96.3 K-Twin (2012–2015)[edit]

K-Twin logo (2012-2014)

On December 29, 2011, Northern Lights announced that KHTC would drop the rhythmic format and "Now" branding on January 1, 2012, and shift to a modern adult contemporary format, branded as "96.3 K-Twin." [11] At Midnight on January 1 (after "In Paris" by Jay-Z and Kanye West), the station officially flipped to the new format, with "Misery" by Minneapolis band Soul Asylum being the first song being played, followed by "Beautiful Day" by U2 and "Learn to Fly" by Foo Fighters. The "K-Twin" playlist featured, according to Northern Lights' preview of the change, "today’s guitar based, pop alternative music" and similar, gold-based hits from 1985 onward.[11] "K-Twin," though it was described as a modern adult contemporary format with an alternative rock lean, was classified as adult top 40 because of rhythmic content (such as Bruno Mars' "It Will Rain") and non-alternative classic hits (such as Def Leppard's "Pour Some Sugar on Me"), and to differ itself from Hot AC rival KSTP-FM (that station reports to the Mediabase/BDS hot AC panels). Even some 1970s staples could be found on the station, such as "Jammin'" by Bob Marley. The artist roster on "K-Twin" featured acts ranging from Bon Jovi and U2 to Adele and Green Day, along with songs and artists that, according to Northern Lights, "aren't currently being played in the (Twin Cities) market."[11] It leans in a much older direction versus KSTP; however, as of April 2012, the station is now on the Nielsen BDS hot AC panel. The station in the Modern AC era also competed against Cities 97, which shared many of the titles played.

Another noticeable emphasis of "K-Twin" is its connections with Twin Cities listeners and its employment of local personalities, including a morning show (which debuted on January 4) that featured Tone E. Fly, a KDWB alum and a former "B96" and "96.3 Now" jock, former Miss Minnesota International contestant Danni Star who is also a former "Now" jock, and KARE news personality Eric Perkins.

With the flip to "K-Twin", the station changed its call sign to KTWN-FM, which mirrors the calls on Northern Lights' country-formatted AM station in Glencoe, Minnesota. The calls and "K-Twin" branding were originally used by what is now KQQL from 1968 to 1983.

By the spring of 2012, KTWN evolved to a straightforward hot adult contemporary format playing hits from the 1980s, 1990s, 2000s and today. The station was trying to fill a void left by KSTP-FM, which has moved closer towards Top 40 (CHR).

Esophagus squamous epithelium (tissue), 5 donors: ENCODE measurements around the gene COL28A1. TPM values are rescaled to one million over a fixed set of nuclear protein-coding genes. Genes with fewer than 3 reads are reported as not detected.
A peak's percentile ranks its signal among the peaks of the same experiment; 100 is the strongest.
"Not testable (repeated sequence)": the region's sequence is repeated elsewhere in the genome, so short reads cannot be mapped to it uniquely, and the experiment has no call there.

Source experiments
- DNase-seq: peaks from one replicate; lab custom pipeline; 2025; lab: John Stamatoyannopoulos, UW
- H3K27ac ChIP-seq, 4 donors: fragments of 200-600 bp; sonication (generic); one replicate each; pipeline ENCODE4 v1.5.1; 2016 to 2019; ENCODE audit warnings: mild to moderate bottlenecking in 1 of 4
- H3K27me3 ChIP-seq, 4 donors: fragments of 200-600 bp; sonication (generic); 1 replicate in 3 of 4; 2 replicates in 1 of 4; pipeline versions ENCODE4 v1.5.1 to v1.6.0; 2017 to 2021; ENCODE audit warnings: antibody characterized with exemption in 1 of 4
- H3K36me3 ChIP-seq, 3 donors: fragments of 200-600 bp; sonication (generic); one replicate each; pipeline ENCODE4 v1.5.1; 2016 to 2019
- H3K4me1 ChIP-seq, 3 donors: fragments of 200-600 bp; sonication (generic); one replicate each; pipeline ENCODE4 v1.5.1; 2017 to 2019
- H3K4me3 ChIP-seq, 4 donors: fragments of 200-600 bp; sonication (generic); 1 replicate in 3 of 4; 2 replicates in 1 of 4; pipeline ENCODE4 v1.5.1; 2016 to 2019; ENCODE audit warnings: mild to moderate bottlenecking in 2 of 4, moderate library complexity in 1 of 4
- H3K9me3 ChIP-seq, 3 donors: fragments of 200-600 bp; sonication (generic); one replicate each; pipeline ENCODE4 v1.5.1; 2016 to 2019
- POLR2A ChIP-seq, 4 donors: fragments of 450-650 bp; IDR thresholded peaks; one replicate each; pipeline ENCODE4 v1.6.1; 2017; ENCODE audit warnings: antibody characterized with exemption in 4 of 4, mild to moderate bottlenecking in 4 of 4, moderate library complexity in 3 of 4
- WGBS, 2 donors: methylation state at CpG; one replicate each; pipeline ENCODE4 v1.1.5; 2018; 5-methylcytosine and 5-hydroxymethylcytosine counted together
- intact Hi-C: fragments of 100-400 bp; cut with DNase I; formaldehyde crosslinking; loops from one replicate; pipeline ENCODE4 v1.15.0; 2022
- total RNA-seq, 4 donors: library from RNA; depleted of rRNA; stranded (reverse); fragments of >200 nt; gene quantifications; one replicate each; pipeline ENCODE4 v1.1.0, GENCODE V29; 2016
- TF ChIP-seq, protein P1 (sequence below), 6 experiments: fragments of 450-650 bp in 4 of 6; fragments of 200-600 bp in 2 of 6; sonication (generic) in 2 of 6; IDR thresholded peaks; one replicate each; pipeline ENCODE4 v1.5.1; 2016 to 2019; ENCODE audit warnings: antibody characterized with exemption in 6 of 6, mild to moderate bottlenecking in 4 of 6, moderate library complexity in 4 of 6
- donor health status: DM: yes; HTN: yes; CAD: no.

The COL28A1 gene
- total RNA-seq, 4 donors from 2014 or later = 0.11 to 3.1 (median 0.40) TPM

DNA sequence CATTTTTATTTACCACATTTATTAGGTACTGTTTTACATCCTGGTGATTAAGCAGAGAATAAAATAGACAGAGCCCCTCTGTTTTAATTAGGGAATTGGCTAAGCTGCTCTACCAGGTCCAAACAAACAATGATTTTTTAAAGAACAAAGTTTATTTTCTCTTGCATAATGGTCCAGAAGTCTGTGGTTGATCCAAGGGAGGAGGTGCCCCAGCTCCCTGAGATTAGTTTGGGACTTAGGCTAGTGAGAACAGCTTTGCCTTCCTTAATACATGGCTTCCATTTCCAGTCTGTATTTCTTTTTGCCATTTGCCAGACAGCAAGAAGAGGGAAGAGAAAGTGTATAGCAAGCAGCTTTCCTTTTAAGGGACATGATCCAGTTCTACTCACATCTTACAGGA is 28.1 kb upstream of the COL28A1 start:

On August 15, 2012, the Minnesota Twins announced KTWN would be the team's new radio flagship, starting with the 2013 season.

By October 2013, KTWN transformed again, leaning away from a Hot AC format into more of a gold-based AAA direction with the addition of artists such as The Beatles, Neil Young, The Rolling Stones, The Who, and Led Zeppelin. However, KTWN occasionally threw in some 1990s songs from bands like Blues Traveler, Dave Matthews Band, Counting Crows, and Gin Blossoms.

During its entire existence as "K-Twin", ratings for the station were anemic, usually below a 2 share of the market (with an average of a 1.7 share per ratings period). With the hybrid mix of baseball and music, the station stayed steady at a mere 1.0 share over the past three monthly ratings periods of 2014. In addition, the station has had a constant turnover in airstaff since launch, such as 96.3 veteran Tony Fly being let go in mid-2012.

Go 96.3 (2015-present)[edit]

In December 2014, morning host Eric Perkins (who was the final airstaff member from the station's initial launch) and afternoon host Curt Copeland left the station, as rumors abounded that 96.3 was about to undergo a major overhaul of its format, apparently to be renamed 96.3 GO or Warehouse 96.3, as nine domains were registered for the station. Morning show co-hosts Mark Rider and Rena Sarigianopoulos remained in place.[12]

The station enlisted Minneapolis branding agency Fellow to assist in the transition of the brand. At Midnight on January 1, 2015, 3 years to the day after "K-Twin" debuted, after playing a set of songs with the word "go" in the title, as well as a block of "end"-themed songs (culminating with "Closing Time" by Semisonic), KTWN-FM began stunting with a Siri-like voice quoting various movie and pop culture quotes, as well as a countdown to January 5 at 3 PM. At that time, the station flipped to alternative rock as "Go 96.3", launching with 10,000 songs in a row, starting with "Long Way Down" by Robert DeLong.[13] The station will continue to be the home affiliate for the Twins. About a month after the station's launch, the station added a full-time airstaff.[14]

On April 6, 2015, the station launched GoTV, an in-booth music and video content streaming source.[15]

References[edit]

External links[edit]